Global iron ore prices continue

Company News

by Glenn Dyer

On Thursday, our major iron ore miners faced increased pressure as global prices remained under duress. During daytime trading, iron ore experienced further decline this week, with China's economic outlook once again exerting influence as futures approached the critical $US100-a-tonne mark.

The commodity plunged over 5% in Singapore at one point but managed to recover slightly, closing at $US105.15 a tonne, down 3.8% by day's end. At its lowest, the price for 62% Fe fines dropped to $US103.45 a tonne, marking its lowest level since late 2023.

BHP shares declined over 1.3%, Fortescue shares lost 1%, while Rio Tinto shares gained 1.3% on Wednesday.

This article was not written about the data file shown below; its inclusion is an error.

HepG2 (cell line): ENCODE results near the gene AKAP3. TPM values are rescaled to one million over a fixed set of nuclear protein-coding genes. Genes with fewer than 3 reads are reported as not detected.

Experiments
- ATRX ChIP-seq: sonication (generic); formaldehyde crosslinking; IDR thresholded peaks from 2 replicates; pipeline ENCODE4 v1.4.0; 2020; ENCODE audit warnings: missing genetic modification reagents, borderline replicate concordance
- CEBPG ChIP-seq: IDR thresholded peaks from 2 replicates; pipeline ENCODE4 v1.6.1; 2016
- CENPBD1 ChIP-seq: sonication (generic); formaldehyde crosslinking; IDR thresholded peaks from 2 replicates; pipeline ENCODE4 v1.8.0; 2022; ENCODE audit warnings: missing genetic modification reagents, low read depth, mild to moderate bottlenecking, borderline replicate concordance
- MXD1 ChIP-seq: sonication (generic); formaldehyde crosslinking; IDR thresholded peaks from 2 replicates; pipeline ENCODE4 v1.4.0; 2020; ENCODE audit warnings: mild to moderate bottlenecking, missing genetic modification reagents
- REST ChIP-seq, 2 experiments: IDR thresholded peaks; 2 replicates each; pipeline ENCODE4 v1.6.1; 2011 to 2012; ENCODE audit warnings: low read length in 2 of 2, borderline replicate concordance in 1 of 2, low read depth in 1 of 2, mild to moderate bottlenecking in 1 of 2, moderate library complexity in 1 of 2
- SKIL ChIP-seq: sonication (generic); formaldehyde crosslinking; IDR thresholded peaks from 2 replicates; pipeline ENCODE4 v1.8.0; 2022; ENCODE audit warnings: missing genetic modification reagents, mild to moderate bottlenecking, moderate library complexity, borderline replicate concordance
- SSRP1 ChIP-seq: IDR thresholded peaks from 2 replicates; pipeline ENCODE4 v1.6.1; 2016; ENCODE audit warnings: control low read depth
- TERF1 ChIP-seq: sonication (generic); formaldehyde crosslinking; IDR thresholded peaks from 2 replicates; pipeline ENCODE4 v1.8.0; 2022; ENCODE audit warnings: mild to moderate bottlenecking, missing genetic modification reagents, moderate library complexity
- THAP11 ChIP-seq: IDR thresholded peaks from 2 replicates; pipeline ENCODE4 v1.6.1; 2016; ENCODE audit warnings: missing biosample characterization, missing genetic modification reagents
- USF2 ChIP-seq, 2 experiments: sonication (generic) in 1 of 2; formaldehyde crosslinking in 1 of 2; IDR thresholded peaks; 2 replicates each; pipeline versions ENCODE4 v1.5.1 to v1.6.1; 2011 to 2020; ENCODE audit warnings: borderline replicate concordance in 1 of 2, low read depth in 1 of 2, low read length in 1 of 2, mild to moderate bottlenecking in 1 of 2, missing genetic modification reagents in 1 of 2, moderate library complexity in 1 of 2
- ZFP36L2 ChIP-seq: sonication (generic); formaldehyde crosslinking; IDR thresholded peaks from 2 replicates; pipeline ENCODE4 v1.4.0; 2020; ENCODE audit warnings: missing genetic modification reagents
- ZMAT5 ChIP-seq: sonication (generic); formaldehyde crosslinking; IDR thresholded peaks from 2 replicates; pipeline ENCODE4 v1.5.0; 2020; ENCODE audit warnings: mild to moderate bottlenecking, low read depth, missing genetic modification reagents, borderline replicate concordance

Iron ore prices on the SGX fell 11.3% in February, with this month's losses accumulating to over 18%.

Although prices on China’s Dalian exchange dipped during the day session, they rebounded in overnight trading to close around 815 yuan a tonne, up from the day session's close of 807 yuan a tonne.

The price for the current April futures contract has plummeted by 8.7% since last Friday’s close of $US115.18, extending a slide from over $US140 a tonne in early January amid concerns over China’s weakening demand.

Steel consumption, especially in construction, failed to surge as anticipated in March, particularly following the Lunar New Year. Blast furnace capacity utilization rates have dropped below 90%, indicating that many mills are operating at or near loss-making levels.

Glenn Dyer

Glenn Dyer has been a finance journalist and TV producer for more than 40 years. He has worked at Maxwell Newton Publications, Queensland Newspapers, AAP, The Australian Financial Review, The Nine Network and Crikey.

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